Welcome to the InterFaith Calendar: Sikhism
This excerpted content is from previous Connections InterFaith calendars
© 2005-2008 Chicago Center for Cultural Connections
Sikhism professes belief in One God - Eternal Truth (if He is to be named); immanent reality, omnipotent (absolute), omnipresent (infinite), omniscient (universally aware); unfearing; bearing enmity or hatred towards none; without an image, since primal time through the ages and forever; of His own being, not begotten, and outside the cycle of birth and death; beyond comprehension but realized through His creation and grace to those who seek Him. God alone is true, eternally real; His whole creation is real only because He pervades it and can be found through it.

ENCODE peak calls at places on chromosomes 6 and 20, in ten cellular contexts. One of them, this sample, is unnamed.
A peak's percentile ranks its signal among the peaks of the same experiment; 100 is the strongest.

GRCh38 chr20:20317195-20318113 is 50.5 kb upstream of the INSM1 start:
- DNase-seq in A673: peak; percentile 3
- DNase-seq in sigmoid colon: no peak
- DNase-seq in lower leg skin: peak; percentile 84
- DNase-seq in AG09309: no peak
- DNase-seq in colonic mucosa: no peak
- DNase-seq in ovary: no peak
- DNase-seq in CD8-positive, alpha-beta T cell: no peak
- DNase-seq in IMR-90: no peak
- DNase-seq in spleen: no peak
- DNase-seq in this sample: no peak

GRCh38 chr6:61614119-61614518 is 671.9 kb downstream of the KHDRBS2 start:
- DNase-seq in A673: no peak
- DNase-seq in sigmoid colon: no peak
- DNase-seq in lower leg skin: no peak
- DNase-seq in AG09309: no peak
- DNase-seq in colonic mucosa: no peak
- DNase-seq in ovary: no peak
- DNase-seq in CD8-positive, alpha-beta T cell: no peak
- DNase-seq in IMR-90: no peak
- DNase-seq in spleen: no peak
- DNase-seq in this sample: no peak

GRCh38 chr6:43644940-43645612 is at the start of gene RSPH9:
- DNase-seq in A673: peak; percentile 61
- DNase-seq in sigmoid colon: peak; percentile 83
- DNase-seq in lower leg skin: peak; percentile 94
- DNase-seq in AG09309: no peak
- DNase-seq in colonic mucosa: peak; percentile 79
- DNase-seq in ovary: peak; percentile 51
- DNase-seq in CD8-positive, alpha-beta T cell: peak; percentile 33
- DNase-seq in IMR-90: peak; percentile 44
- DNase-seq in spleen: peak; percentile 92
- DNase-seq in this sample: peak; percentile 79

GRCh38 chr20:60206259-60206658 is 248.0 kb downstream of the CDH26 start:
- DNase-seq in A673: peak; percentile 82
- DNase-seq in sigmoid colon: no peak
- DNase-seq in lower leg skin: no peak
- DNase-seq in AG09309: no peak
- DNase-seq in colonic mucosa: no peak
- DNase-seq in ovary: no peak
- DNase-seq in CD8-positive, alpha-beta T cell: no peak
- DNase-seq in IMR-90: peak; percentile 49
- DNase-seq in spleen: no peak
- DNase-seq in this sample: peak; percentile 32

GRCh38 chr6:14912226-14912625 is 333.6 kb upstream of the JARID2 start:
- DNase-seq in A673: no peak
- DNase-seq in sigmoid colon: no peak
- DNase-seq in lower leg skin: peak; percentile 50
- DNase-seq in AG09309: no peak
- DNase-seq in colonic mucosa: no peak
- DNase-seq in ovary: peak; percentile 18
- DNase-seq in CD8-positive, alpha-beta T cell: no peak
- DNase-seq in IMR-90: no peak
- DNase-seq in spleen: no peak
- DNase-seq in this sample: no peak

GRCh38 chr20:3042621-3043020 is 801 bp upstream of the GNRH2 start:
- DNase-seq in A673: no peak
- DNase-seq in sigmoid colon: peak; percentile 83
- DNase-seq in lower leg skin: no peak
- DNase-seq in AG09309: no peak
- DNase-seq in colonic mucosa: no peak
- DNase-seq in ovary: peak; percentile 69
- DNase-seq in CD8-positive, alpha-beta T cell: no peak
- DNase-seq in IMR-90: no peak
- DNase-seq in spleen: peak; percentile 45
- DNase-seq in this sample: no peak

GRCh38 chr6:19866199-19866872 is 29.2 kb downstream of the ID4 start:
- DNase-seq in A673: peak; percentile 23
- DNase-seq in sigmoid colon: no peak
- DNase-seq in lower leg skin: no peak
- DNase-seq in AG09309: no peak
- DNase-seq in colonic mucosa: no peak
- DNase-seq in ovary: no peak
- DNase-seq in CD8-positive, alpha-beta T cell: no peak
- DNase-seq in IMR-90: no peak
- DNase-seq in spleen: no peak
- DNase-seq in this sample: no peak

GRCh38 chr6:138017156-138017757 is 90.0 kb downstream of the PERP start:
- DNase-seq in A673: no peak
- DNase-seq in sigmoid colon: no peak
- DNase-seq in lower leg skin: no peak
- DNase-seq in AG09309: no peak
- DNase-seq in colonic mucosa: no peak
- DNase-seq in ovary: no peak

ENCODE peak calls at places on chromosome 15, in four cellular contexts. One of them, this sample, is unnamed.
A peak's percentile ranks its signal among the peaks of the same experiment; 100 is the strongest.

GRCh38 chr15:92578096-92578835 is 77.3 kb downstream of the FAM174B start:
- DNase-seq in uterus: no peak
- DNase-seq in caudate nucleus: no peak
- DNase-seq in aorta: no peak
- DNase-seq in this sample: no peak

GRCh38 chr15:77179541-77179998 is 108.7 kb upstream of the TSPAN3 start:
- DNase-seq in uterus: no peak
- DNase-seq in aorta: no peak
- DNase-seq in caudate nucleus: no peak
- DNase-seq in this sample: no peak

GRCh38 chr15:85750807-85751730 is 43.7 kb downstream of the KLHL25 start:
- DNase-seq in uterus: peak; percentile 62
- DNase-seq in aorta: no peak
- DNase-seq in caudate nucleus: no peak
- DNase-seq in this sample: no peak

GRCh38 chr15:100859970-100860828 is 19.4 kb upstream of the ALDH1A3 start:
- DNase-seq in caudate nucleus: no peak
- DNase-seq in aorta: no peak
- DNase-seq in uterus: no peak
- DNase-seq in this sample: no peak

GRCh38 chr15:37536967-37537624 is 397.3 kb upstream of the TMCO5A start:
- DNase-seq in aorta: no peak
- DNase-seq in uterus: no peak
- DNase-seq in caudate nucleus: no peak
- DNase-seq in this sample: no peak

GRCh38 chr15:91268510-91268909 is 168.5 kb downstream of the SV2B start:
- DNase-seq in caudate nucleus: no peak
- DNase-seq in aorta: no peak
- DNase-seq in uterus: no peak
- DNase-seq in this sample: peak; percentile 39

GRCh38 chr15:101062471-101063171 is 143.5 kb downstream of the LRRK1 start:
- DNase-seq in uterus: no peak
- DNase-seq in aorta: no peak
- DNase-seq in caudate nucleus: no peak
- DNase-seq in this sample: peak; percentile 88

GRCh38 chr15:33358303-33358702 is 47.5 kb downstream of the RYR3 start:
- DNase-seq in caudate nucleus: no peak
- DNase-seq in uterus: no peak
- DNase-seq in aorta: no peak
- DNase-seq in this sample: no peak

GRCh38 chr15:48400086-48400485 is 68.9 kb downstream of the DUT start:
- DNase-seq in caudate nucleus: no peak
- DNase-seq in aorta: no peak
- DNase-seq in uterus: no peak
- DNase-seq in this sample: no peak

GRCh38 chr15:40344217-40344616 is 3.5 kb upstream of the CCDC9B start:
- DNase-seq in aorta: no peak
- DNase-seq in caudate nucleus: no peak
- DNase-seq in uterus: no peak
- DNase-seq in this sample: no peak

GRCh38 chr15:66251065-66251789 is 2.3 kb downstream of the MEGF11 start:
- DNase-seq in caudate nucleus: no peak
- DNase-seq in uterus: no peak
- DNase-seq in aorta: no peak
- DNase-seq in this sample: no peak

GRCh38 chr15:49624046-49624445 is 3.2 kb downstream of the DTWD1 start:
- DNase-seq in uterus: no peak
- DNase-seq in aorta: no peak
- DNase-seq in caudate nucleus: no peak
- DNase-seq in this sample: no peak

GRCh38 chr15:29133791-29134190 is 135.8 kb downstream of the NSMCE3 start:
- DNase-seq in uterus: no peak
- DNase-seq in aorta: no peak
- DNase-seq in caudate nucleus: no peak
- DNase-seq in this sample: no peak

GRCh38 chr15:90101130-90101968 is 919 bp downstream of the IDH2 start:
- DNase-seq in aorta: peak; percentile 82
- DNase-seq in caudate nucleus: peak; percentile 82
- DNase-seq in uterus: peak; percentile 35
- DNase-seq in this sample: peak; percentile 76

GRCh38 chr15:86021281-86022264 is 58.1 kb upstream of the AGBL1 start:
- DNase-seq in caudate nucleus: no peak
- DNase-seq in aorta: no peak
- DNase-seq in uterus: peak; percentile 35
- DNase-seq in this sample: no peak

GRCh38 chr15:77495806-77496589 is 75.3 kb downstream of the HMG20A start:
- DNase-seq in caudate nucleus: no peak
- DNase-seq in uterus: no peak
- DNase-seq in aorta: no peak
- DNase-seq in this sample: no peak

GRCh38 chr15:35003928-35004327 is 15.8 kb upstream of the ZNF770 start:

The founders of Sikhism are called Gurus, which in Sanskrit means teachers. Nanak, the first Guru, proclaimed the Unity of God (the Supreme Reality). Nanak preached and practiced the universal brotherhood of humankind and did not discriminate between them on the basis of creed, color, race, or country of origin; he stressed the equality of women with men. Above all, the Guru emphasized the subjugation of one's ego.